Observe, enlighten and decipher the evolution
of consumption patterns in France and abroad
Section 1 - I (still) love my car

Owning a car : reasons and feelings

3 minutes of reading
Beyond this “love” of cars, various reasons, based on a mixture of pragmatism and idealism, prompt people to acquire a vehicle (Fig. 5 and 6).
39% of those interviewed, believe that a car is, above all else a vital form of transport, a view most likely to be expressed by those in rural areas (47%) and seniors (44%).
This is most clearly stated in Italy, Belgium and Japan, but much less in Germany.
But the car is not only a practical item, because it continues to be a vessel for people’s dreams. For 17% of motorists, it is an incomparable path to freedom. This is an opinion shared by all generations, particularly in Spain and Germany (40% and 31%). Conversely, only 5% of Japanese respondents associate cars with freedom.
12% believe that driving is a pleasure in itself, a feeling that is strongest among the Americans and South Africans (22%). Only 5% of Portuguese respondents cannot see the pleasure in driving. On this point, millennials seem to be anticipating or only just discovering the potential pleasure that cars can bring and are more enthusiastic than their elders, for whom driving seems to have lost its lustre over the years (15% vs. 9%).

Lastly, 11% consider cars to be a financial constraint.
9% believe that their usefulness is waning, given the expanding range of transport options (public transport, car sharing, ride sharing, etc.).

FIG. 5 :


FIG. 6 :



When it comes to expressing their reasons for keeping their vehicle, motorists put forward a vision that is more idealistic than pragmatic (Fig. 7 and 8).
59% of respondents view the freedom it gives them as being decisive. The South Africans, Portuguese and Germans place the greatest focus on freedom (74%, 69% and 66%), while the Japanese and Chinese are at the other end of the scale (44% and 52%).
The French post a close-to-average score.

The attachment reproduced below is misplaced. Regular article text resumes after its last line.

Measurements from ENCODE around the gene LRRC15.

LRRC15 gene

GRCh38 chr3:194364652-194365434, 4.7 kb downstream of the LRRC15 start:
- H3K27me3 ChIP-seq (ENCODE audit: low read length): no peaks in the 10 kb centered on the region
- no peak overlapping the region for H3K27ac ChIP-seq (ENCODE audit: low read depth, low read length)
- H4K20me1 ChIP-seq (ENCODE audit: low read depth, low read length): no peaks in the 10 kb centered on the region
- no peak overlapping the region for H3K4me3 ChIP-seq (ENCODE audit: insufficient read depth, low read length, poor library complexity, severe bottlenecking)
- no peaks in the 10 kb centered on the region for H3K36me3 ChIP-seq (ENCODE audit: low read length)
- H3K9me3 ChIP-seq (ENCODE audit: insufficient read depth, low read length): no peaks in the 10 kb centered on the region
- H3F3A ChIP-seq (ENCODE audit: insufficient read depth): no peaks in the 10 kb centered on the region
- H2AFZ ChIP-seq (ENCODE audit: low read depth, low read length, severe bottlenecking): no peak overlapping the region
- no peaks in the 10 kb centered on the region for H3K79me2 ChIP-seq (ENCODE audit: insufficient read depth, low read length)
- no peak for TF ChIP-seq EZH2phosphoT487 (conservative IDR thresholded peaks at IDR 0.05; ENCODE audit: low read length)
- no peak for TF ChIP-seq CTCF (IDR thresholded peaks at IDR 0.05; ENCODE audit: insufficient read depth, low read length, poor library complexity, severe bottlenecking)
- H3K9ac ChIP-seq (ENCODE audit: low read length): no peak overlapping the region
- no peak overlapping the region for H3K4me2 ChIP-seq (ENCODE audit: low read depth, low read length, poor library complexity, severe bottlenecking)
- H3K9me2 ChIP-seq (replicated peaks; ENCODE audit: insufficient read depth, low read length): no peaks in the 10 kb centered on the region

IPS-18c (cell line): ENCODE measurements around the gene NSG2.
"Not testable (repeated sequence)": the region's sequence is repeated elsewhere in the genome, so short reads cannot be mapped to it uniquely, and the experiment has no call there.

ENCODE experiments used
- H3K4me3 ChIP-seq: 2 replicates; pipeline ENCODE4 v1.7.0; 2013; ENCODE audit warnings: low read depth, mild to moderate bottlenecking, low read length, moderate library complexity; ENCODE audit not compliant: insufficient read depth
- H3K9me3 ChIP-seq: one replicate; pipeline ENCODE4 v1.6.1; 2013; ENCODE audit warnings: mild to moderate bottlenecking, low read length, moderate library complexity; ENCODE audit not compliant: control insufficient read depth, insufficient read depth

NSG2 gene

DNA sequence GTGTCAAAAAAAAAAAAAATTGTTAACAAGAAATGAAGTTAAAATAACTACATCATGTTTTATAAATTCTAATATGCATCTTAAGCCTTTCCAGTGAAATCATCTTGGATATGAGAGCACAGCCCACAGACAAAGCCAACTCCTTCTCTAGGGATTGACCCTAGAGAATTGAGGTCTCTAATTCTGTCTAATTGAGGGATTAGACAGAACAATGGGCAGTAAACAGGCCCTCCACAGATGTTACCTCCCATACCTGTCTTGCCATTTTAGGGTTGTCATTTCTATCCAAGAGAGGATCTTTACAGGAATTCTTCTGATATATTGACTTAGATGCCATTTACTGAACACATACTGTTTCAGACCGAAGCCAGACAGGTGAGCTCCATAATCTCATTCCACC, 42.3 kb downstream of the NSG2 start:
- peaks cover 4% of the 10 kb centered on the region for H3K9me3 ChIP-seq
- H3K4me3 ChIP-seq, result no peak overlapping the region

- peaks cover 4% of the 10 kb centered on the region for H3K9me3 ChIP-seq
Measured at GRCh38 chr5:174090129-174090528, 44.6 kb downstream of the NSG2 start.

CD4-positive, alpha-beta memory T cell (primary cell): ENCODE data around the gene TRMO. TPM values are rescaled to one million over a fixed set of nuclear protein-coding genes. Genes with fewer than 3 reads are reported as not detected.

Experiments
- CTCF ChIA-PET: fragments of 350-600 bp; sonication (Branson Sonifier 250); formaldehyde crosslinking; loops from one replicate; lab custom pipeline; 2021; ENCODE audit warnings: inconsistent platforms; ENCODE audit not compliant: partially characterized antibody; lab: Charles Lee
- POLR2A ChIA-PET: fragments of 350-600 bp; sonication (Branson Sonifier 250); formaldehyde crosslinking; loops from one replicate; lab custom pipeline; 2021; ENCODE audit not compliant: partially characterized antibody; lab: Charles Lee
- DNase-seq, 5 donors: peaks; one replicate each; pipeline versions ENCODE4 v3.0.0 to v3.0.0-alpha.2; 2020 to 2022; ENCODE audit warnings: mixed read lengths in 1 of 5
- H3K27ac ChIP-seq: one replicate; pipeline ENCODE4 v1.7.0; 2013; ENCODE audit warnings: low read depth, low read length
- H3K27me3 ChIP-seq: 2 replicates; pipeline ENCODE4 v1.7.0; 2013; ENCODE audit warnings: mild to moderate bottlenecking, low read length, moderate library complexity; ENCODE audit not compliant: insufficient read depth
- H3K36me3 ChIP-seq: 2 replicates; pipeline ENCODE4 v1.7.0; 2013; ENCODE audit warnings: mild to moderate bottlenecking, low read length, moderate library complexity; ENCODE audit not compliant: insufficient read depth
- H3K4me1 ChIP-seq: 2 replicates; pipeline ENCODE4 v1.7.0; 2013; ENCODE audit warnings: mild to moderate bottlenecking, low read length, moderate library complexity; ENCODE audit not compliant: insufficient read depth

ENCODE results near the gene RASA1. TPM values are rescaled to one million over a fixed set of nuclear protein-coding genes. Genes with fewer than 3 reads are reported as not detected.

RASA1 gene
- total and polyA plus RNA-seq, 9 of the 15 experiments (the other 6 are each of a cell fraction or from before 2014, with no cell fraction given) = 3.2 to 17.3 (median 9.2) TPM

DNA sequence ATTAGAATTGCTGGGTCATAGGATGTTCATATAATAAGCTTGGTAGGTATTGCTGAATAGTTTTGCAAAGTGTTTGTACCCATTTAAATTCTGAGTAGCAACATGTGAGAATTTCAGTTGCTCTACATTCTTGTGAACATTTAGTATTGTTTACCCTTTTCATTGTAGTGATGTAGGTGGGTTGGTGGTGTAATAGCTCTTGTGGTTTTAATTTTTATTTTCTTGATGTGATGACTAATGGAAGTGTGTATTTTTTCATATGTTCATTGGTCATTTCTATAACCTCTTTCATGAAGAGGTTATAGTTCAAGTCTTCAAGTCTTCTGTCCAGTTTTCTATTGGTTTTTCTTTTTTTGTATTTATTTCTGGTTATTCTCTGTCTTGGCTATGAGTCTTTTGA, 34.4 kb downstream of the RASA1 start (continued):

38% simply state that they love their car. The majority of South Africans also declare their love for their vehicle (60%), much like the Americans and British, who are true to their reputation as car enthusiasts (57% and 52%).
However, contrary to the stereotype, the Italians are the least fond of their cars (22%).
23% cannot imagine living without a car. The South Africans are once again the most likely to reject this prospect (35%). Meanwhile, the Chinese, who live in the world’s largest automotive market, and the Italians fear this idea the least (12% and 14%).

FIG. 7 :



There are other more sensible reasons why motorists do not want to let go of their car. 50% of respondents believe that there are eventualities in which a car could be essential. This is very much the view in China (61%), but much less so in Turkey (26%). 32% consider that they have no other travel alternatives, with the French being the most likely to state this opinion (44%).
This result goes some way to explaining why debating car use in France can be a potentially explosive endeavour (as demonstrated by the “yellow-vest” movement).
Conversely, despite living in a vast country, just 15% of Brazilian respondents deem that cars have no credible competition.

FIG. 8 :


Sub-section 1
An enduring love
If there is one area where love seems eternal, it is the automotive sector. Economic crises, mistrust, constraints, changing lifestyles and behaviours, nothing seems able to alter the role and uses of
Sub-section 3
Public transport: the alternative favoured by young people and urbanites
For many, the ability to choose an alternative to car travel depends on the availability of public transport (Fig. 9). Two-thirds of respondents believe that the public transport network around their